In re Petition for Disciplinary Action against Shawn Patrick Siders, a Minnesota Attorney, Registration
R. Stras Associate Justice
Director of the Office of Lawyers Professional Responsibility
has filed a petition for disciplinary action alleging that
respondent Shawn Patrick Siders has committed professional
misconduct warranting public discipline by soliciting a minor
to engage in prostitution, see Act of May 22, 2015,
ch. 65, art. 6, § 11, 2015 Minn. Laws 474, 527-28
(codified as amended at Minn. Stat. § 609.324, subd.
1(c)(3) (2016)), and failing to cooperate with the
Director's investigation. See Minn. R. Prof.
Conduct 8.1(b), 8.4(b); Rule 25, Rules on Lawyers
Professional Responsibility (RLPR). As part of entering into
a stipulation for discipline with the Director, respondent
has waived his procedural rights under Rule 14, RLPR, and
admitted the allegations listed in the petition, including
that he violated the Minnesota Rules of Professional Conduct
and Rules on Lawyers Professional Responsibility when he
committed the misconduct. The parties jointly recommend that
the appropriate discipline is an indefinite suspension with
no right to petition for reinstatement for 2 years.
purpose of discipline for professional misconduct is not to
punish the attorney but rather to protect the public, to
protect the judicial system, and to deter future misconduct
by the disciplined attorney as well as by other
attorneys." In re Engel, 859 N.W.2d 788, 789
(Minn. 2015) (order). In determining the appropriate
discipline to impose, we consider "the nature of the
misconduct, the cumulative weight of the violations, the harm
to the public, and the harm to the legal profession."
In re Hummel, 839 N.W.2d 78, 81 (Minn. 2013).
"Because we strive for consistency in attorney
discipline, we look to similar cases for guidance in setting
the proper sanction." In re Rooney, 709 N.W.2d
263, 268 (Minn. 2006).
conduct was a serious breach of the standards of professional
conduct required of an attorney licensed in Minnesota.
Respondent pleaded guilty to a felony punishable by up to 5
years in prison. See Minn. Stat. § 609.324,
subd. 1(c)(3). "We generally view felony convictions as
serious misconduct." In re Pitera, 827 N.W.2d
207, 210 (Minn. 2013) (quoting In re Perez, 688
N.W.2d 562, 567 (Minn. 2004)) (internal quotation marks
omitted). But respondent's criminal conduct in this case
was unrelated to the practice of law, and "[w]hen an
attorney commits criminal conduct unrelated to the practice
of law . . . [w]e have typically imposed suspensions or
public reprimands." Id. (quoting In re
Farley, 771 N.W.2d 587, 864 (Minn. 2009)) (second
alteration in original) (internal quotation marks omitted).
In addition, respondent failed to cooperate with the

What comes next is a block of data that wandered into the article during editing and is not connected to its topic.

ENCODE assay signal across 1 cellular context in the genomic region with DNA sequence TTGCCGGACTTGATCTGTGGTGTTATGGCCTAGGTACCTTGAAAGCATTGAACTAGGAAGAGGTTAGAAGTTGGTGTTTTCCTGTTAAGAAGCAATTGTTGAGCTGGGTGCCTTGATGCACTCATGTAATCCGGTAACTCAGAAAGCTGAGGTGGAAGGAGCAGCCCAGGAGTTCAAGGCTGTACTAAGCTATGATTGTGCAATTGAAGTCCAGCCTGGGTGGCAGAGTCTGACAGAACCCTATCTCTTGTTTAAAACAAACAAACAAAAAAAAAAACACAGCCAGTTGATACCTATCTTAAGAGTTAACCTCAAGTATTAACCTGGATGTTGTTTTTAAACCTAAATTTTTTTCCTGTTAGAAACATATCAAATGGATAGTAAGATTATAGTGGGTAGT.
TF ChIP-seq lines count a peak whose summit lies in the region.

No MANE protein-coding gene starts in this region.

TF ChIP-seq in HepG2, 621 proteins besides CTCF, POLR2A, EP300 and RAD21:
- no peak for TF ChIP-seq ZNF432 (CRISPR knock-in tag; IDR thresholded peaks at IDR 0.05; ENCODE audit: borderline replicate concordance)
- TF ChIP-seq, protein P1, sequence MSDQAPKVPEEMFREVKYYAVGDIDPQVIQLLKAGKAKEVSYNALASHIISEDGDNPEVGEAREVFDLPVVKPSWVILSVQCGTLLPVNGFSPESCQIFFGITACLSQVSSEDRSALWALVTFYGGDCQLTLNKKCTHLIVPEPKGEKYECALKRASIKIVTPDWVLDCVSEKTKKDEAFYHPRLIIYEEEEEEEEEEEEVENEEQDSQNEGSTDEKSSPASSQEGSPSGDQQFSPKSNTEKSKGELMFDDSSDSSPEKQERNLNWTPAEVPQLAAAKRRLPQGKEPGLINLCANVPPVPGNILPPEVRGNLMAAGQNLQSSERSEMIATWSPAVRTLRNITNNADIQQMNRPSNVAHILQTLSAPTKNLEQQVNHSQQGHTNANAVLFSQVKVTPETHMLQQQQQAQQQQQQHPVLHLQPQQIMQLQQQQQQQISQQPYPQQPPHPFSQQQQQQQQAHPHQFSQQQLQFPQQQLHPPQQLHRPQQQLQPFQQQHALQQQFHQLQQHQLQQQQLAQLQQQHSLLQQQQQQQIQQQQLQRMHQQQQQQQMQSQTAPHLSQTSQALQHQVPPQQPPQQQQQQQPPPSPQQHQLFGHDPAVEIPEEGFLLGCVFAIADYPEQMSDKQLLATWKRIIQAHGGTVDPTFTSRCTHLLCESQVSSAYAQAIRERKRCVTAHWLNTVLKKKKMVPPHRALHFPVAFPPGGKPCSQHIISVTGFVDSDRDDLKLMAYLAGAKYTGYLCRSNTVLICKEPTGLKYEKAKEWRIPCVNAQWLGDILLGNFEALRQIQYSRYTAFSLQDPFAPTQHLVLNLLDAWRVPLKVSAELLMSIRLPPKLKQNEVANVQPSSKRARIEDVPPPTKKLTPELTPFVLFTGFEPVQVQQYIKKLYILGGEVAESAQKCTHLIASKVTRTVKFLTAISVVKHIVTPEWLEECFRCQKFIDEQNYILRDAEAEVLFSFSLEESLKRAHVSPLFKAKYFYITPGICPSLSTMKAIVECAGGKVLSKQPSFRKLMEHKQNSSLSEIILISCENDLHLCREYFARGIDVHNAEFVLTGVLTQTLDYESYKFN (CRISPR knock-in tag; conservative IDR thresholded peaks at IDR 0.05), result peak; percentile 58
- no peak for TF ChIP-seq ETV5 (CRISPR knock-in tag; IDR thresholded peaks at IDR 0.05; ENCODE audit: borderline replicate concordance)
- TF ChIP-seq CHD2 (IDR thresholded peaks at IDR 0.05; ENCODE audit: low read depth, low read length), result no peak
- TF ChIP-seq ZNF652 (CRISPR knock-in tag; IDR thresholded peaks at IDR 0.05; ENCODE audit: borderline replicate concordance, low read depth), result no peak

disciplinary process. Noncooperation, by itself, is serious
misconduct, and "we typically increase the severity of
the disciplinary sanction where noncooperation exists."
In re Montez, 812 N.W.2d 58, 69 (Minn. 2012)
(quoting In re Nelson, 733 N.W.2d 458, 464 (Minn.
2007)) (internal quotation marks omitted) (alteration
typically imposed indefinite suspensions when attorneys have
committed acts of criminal sexual conduct or other sexual
offenses involving minors when the criminal acts at issue do
not arise out of the practice of law. In In re
Bohanek, for example, the attorney pleaded guilty to
online solicitation of a minor for sexual conduct, Tex. Penal
Code Ann. § 33.021(c) (West 2016), based on an incident
in which the attorney had a sexually explicit conversation
with, and arranged to meet, an undercover police officer whom
the attorney believed to be a 14-year-old girl. See In re
Bohanek, No. Al5-0462, Order at 1 (Minn, filed Apr. 6,
2015). Under Texas law, the attorney's crime was a felony
of the second degree, Tex. Penal Code Ann. § 33.021(f)
(West 2016), punishable by up to 20 years in prison, Tex.
Penal Code Ann. § 12.33(a) (West 2011). Despite the
lengthy sentence authorized by Texas law, we imposed an
indefinite suspension for a minimum of 3 years.
Bohanek, No. A15-0462, Order at 1.
In re Scannell, 861 N.W.2d 678, 679 (Minn. 2015)
(order), we also imposed a minimum 3-year indefinite
suspension for a county attorney who pleaded guilty to two
counts of fourth-degree criminal sexual conduct, Minn. Stat.
§ 609.345, subd. 1 (2016), carrying a potential sentence
of up to 10 years in prison for each count, id.,
subd. 2. The attorney in Scannell had also made
derogatory statements on his blog about criminal defendants
whom he was prosecuting. Scannell, 861 N.W.2d at
679. And in In re Blashack, 793 N.W.2d 437, 437
(Minn. 2011) (order), the attorney pleaded guilty to one
count of fourth-degree criminal sexual conduct, Minn. Stat.
§ 609.345, subd. 1, the same charge as in
Scannell. Once again, we imposed a minimum 3-year
indefinite suspension on the attorney, a disciplinary period
much shorter than the maximum sentence for the underlying
crime. Blashack, 793 N.W.2d at 437; see
Minn. Stat. § 609.345, subd. 2 (2016) (providing for a